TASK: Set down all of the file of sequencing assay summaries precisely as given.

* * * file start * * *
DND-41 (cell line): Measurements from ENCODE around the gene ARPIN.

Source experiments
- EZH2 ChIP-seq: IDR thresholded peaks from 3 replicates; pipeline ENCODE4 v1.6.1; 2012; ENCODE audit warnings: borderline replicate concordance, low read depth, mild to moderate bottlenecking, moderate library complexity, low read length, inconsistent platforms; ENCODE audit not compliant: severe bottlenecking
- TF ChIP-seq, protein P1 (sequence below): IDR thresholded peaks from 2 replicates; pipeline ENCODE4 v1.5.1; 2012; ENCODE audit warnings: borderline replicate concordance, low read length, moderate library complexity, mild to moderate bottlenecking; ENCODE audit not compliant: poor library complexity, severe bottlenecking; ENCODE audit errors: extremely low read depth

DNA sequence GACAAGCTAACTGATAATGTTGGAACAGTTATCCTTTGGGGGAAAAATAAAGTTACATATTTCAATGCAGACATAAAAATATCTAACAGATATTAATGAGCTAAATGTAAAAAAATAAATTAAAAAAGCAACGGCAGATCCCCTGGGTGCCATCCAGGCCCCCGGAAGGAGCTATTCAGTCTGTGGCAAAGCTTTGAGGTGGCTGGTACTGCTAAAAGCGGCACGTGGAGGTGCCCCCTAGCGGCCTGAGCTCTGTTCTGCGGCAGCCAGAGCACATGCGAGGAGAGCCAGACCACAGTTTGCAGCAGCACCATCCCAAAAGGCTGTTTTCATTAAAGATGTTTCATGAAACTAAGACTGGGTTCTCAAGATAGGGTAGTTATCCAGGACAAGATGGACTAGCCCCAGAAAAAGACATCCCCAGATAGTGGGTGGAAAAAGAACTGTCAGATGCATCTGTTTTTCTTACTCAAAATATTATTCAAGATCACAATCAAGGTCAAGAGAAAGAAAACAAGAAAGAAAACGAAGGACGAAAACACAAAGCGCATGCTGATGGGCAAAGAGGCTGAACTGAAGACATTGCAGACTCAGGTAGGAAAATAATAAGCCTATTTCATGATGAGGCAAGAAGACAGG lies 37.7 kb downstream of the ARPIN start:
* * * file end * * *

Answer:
DND-41 (cell line): Measurements from ENCODE around the gene ARPIN.

Source experiments
- EZH2 ChIP-seq: IDR thresholded peaks from 3 replicates; pipeline ENCODE4 v1.6.1; 2012; ENCODE audit warnings: borderline replicate concordance, low read depth, mild to moderate bottlenecking, moderate library complexity, low read length, inconsistent platforms; ENCODE audit not compliant: severe bottlenecking
- TF ChIP-seq, protein P1 (sequence below): IDR thresholded peaks from 2 replicates; pipeline ENCODE4 v1.5.1; 2012; ENCODE audit warnings: borderline replicate concordance, low read length, moderate library complexity, mild to moderate bottlenecking; ENCODE audit not compliant: poor library complexity, severe bottlenecking; ENCODE audit errors: extremely low read depth

DNA sequence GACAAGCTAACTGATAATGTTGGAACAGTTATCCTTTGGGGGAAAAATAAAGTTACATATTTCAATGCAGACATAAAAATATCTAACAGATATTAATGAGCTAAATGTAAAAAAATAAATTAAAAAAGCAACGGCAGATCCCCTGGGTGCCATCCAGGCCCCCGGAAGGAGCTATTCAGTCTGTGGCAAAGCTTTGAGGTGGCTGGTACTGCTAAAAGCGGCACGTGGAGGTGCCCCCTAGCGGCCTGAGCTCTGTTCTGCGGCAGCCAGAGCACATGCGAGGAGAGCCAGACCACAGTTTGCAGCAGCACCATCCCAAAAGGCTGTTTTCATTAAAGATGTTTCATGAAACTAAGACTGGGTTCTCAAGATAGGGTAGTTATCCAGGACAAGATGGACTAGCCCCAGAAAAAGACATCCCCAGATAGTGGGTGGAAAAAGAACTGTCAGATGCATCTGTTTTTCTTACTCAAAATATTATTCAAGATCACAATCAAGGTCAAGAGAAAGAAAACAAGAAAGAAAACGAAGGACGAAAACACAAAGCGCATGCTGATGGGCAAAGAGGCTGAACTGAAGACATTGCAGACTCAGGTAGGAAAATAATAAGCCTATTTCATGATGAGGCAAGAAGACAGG lies 37.7 kb downstream of the ARPIN start: